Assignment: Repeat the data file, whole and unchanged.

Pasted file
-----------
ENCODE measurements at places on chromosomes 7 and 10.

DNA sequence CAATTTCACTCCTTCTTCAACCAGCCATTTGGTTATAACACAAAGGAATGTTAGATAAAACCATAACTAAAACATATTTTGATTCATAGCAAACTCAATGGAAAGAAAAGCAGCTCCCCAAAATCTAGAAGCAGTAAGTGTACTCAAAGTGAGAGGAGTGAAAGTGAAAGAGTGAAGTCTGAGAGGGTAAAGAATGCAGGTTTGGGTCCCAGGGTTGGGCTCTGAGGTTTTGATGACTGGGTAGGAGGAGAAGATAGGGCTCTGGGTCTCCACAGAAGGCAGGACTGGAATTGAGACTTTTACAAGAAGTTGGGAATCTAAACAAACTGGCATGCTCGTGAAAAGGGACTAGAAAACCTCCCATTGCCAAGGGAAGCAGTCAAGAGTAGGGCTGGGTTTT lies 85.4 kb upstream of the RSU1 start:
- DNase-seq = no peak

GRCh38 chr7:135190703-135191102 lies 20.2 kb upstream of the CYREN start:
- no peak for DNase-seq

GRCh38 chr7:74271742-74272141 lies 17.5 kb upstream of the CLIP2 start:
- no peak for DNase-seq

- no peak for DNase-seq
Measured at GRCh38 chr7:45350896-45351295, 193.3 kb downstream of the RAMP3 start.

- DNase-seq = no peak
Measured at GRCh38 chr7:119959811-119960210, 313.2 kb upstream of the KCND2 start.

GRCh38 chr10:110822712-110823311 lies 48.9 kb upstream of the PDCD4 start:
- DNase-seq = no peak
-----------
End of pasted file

ENCODE measurements at places on chromosomes 7 and 10.

DNA sequence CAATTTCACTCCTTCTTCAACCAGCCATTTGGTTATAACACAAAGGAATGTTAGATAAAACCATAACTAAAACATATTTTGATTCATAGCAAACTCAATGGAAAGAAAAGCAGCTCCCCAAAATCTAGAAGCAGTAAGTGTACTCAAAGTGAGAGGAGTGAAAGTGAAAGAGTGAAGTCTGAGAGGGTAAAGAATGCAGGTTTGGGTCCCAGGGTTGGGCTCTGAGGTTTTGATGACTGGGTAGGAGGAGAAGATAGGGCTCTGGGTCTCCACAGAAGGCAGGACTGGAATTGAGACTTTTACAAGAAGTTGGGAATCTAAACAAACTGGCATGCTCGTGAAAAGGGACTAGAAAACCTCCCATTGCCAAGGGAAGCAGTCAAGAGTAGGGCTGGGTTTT lies 85.4 kb upstream of the RSU1 start:
- DNase-seq = no peak

GRCh38 chr7:135190703-135191102 lies 20.2 kb upstream of the CYREN start:
- no peak for DNase-seq

GRCh38 chr7:74271742-74272141 lies 17.5 kb upstream of the CLIP2 start:
- no peak for DNase-seq

- no peak for DNase-seq
Measured at GRCh38 chr7:45350896-45351295, 193.3 kb downstream of the RAMP3 start.

- DNase-seq = no peak
Measured at GRCh38 chr7:119959811-119960210, 313.2 kb upstream of the KCND2 start.

GRCh38 chr10:110822712-110823311 lies 48.9 kb upstream of the PDCD4 start:
- DNase-seq = no peak